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Thursday 15 April 2004

Nation Nation

After picking out a number of books the other day, I happened to notice that the three I was ultimately marching off to the cash register were Asphalt Nation, Fast Food Nation, and Corporation Nation.

I quickly put Asphalt Nation back, not only because I didn’t want to be seen buying three books with similar titles (what would people think?!), but because it seemed to spend most of its time pointing out the painfully obvious. (After having read the other two books, I’ve concluded that I should have put them back, too; they’re not well-written, they’re incredibly biased (thus throwing everything they say into doubt), and in general not worth their inflated prices.)

The whole experience got me thinking, though, and a little bit of web searching turned up what I was afraid of.

There is an incredible surfeit of books on the market with titles of the form of [Noun] Nation.

The trend seems to have been kicked off by Elizabeth Wurtzel’s Prozac Nation in 1994. This was a well-publicized and successful book, to put it mildly. Apparently authors and publishers around the country determined that it was the snappy ‘nation’ as the second half of the title that made it so. They then all set out to imitate it.

(I found only one book with such a title published before Prozac Nation. It’s Redeemer Nation, by Ernest L. Tuveson, and published by the University of Chicago Press in 1980. I doubt whether Ms. Wurtzel or her publishers were aware of Redeemer Nation, though, and in any case Prozac Nation was published almost fourteen years after Redeemer.)

In the almost seven years since the publication of Prozac Nation, though, there have been at least thirty widely-distributed books with titles of the [Noun] Nation form, from Adoption Nation to Viagra Nation.

In my search, I deliberately excluded titles like Cherokee Nation or Pueblo Nation or anything that appeared to be using the word ‘nation’ according to its dictionary definition, and not as a marketing gimmick.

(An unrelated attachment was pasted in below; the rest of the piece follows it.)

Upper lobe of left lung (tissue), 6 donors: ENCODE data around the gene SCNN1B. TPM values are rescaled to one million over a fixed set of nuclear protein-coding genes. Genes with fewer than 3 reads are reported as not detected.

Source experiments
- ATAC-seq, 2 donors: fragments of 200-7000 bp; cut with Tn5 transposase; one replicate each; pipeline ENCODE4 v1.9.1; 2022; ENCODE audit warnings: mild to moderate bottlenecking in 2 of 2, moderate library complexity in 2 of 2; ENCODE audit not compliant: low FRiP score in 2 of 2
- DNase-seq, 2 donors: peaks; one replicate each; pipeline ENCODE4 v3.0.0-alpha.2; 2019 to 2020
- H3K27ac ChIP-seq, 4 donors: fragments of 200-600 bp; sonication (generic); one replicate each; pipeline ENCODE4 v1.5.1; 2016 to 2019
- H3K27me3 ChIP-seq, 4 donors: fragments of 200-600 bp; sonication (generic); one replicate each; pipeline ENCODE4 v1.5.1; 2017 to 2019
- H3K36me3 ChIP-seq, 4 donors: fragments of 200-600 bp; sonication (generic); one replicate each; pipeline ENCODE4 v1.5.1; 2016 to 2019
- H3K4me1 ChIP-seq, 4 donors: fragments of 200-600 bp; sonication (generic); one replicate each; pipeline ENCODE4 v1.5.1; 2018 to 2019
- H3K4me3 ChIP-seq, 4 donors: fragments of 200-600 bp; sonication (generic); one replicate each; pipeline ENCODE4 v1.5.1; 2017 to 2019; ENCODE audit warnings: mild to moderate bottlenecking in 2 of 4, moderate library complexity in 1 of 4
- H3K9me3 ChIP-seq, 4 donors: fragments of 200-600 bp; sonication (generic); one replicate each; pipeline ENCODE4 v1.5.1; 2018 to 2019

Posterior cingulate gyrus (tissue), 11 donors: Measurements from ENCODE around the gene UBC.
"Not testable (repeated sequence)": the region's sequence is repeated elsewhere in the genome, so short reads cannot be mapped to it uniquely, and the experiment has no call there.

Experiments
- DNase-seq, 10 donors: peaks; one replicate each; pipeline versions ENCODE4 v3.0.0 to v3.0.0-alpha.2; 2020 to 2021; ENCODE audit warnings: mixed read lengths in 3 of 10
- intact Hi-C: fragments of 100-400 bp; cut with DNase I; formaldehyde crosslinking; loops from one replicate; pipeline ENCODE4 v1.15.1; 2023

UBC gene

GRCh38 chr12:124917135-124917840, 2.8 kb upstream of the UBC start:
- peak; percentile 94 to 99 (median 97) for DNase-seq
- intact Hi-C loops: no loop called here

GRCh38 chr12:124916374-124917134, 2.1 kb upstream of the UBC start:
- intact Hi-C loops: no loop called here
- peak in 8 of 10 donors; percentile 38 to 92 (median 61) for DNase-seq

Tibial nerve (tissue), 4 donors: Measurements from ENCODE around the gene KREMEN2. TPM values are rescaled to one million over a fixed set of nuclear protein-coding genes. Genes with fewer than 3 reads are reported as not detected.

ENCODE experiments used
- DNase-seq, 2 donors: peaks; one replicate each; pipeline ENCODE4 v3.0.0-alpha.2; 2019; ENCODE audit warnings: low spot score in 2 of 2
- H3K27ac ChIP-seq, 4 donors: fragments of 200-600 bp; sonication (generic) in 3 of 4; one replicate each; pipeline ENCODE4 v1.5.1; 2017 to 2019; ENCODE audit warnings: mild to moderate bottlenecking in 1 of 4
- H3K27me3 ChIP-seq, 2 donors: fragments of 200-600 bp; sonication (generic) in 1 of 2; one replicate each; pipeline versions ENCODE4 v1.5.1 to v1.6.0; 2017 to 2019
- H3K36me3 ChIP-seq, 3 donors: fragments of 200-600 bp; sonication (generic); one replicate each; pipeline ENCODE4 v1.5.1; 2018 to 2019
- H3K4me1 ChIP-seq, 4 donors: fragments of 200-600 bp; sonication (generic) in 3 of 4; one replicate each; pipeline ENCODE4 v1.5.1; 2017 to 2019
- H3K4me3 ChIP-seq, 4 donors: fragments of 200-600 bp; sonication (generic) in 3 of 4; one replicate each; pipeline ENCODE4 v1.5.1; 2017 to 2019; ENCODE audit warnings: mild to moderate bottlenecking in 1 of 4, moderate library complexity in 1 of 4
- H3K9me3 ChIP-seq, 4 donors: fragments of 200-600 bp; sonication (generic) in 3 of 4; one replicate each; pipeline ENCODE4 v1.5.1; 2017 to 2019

Apparently, I am the only person in America who finds all this just a bit disturbing.

Here I’ll write some capsule reviews of these books. Some of them I’ve read, some I’ve glanced into, and for some I’ve only read the publishers’ blurbs. My opinions are still valid.

Suburban Nation, Andres Duany, Elizabeth Plater-Zyberk, and Jeff Speck.  This is actually an excellent book, despite the stupid title.  It concerns urban planning, and what’s wrong with the urban ‘planning’ that has resulted in American suburbs.  Definitely worth a read, and probably worth the price of purchase.  There are a lot of little pictures illustrating various points.
Fast Food Nation, by Eric Schlosser.  Eric seems to have a love-hate relationship with the fast food industry.  On the one hand, he likes Big Macs and Whoppers, and he admires the entrepreneurial spirit that has resulted in these huge multinational corporations being built out of literally nothing in a very short period of time.  On the other hand, he seems to be a bleeding-heart liberal who would prefer to pretend that the entire fast-food concept is impossible without exploiting people who can’t get better jobs.  He does make some good points about the U.S. government being essentially for sale to the highest bidder, but overall the book in a bit uneven and does not progress in a straight line toward his conclusion.
Asphalt Nation, by Jane Holtz Kay.  Admitting We Have A Problem.  I have not read this book, though I glanced into it.  It appears to point out a lot of the things said in Suburban Nation (above), but specifically dealing with cars, i.e. cars in America have ceased to make life better in a lot of cases, and are actually making things worse.  
Free Agent Nation, by Daniel H. Pink.  About the reaction of the employee class to corporate downsizing trends: companies are not showing loyalty toward their employees, so people are no longer showing loyalty toward their employers.